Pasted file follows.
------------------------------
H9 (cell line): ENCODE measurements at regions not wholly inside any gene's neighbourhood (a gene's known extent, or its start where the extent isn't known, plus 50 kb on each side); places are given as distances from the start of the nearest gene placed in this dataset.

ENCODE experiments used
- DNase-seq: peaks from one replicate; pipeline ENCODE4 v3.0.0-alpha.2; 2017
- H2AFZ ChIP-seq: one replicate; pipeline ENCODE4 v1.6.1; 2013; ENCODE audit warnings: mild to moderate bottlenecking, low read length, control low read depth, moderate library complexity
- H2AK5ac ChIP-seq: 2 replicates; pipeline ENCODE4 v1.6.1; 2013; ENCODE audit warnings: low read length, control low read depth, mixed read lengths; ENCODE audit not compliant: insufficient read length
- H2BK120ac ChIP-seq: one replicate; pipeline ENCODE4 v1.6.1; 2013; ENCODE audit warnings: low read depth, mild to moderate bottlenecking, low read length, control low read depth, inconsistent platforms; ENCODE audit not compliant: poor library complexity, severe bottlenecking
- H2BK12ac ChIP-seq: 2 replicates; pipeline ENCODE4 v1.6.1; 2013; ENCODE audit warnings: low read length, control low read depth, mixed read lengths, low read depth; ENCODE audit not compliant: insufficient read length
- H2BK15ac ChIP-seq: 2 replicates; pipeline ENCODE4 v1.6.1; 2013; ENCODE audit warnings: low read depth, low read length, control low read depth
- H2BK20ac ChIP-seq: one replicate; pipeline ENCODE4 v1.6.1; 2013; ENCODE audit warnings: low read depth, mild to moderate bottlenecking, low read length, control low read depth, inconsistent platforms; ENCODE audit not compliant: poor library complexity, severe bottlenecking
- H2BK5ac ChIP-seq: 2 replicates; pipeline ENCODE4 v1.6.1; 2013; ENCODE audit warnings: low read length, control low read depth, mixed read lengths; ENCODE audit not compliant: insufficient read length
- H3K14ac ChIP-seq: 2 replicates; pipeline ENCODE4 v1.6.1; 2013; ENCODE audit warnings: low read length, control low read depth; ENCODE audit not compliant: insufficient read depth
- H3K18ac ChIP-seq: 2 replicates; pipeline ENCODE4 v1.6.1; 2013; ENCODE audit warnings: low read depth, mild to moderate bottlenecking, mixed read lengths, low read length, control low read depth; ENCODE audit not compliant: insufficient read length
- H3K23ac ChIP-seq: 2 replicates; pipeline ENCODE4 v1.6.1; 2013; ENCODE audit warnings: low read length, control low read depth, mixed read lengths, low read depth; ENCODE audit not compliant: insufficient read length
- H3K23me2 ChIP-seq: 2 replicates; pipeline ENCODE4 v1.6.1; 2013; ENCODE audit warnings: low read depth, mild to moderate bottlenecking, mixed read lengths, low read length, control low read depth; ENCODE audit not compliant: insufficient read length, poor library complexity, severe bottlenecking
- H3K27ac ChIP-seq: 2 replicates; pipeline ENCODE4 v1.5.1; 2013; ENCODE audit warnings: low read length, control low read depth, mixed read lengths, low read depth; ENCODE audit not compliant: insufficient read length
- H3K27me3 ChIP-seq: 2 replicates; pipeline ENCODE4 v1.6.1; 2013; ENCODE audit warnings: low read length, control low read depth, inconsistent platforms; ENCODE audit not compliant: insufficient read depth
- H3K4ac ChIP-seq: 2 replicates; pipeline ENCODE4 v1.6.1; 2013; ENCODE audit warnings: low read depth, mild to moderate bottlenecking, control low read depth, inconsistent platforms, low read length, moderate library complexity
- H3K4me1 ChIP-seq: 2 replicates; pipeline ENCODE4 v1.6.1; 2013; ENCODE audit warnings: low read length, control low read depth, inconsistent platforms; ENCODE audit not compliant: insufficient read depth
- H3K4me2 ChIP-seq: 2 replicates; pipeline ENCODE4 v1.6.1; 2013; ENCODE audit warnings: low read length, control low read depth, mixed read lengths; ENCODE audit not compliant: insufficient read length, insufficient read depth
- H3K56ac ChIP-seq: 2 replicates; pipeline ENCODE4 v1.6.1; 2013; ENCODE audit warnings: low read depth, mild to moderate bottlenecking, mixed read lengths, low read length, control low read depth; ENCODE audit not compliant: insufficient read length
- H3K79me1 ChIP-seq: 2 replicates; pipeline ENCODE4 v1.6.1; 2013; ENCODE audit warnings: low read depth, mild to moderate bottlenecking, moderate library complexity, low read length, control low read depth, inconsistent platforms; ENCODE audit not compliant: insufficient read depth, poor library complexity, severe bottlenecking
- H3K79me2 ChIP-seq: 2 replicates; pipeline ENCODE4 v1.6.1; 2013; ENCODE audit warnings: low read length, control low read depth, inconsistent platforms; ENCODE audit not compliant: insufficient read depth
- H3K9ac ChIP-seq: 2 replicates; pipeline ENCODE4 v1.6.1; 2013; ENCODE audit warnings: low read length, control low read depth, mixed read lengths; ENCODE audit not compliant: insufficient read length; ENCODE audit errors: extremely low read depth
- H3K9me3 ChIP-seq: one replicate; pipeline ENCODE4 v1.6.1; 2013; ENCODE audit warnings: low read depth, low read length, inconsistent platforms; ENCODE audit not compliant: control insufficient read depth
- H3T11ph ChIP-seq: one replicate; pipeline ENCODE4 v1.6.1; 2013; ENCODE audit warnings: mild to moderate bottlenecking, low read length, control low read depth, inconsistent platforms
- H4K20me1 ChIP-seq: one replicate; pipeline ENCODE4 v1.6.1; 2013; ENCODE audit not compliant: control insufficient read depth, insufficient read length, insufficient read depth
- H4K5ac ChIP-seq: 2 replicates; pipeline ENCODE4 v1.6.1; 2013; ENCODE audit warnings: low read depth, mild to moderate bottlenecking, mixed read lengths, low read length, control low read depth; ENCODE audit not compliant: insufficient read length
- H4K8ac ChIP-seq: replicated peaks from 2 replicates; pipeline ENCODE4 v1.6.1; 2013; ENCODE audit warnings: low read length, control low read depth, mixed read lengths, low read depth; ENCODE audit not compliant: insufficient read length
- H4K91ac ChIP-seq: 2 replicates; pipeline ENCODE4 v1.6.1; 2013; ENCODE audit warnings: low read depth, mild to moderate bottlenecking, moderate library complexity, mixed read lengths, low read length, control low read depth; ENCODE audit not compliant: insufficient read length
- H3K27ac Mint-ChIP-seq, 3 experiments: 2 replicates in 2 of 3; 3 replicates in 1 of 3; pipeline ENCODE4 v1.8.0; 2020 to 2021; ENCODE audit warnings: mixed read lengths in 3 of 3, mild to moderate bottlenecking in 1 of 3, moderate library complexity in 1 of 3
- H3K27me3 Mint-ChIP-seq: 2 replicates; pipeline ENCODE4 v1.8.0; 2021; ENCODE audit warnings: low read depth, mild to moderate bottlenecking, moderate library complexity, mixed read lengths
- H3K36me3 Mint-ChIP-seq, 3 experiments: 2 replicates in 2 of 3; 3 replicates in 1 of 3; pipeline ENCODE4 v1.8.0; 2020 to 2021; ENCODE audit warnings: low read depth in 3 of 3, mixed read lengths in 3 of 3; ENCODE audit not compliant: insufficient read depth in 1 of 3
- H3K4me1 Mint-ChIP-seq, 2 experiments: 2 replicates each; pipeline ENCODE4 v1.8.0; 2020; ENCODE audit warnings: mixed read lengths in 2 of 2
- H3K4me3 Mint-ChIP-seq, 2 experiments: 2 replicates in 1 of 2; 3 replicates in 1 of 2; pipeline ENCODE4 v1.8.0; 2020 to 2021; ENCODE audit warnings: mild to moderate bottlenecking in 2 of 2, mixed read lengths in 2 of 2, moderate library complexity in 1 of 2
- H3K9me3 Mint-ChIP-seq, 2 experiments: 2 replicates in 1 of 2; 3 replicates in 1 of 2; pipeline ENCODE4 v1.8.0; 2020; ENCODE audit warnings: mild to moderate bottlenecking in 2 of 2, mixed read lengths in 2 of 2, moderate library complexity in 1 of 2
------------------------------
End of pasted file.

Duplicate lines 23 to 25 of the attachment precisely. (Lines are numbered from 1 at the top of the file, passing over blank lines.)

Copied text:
- H3K9ac ChIP-seq: 2 replicates; pipeline ENCODE4 v1.6.1; 2013; ENCODE audit warnings: low read length, control low read depth, mixed read lengths; ENCODE audit not compliant: insufficient read length; ENCODE audit errors: extremely low read depth
- H3K9me3 ChIP-seq: one replicate; pipeline ENCODE4 v1.6.1; 2013; ENCODE audit warnings: low read depth, low read length, inconsistent platforms; ENCODE audit not compliant: control insufficient read depth
- H3T11ph ChIP-seq: one replicate; pipeline ENCODE4 v1.6.1; 2013; ENCODE audit warnings: mild to moderate bottlenecking, low read length, control low read depth, inconsistent platforms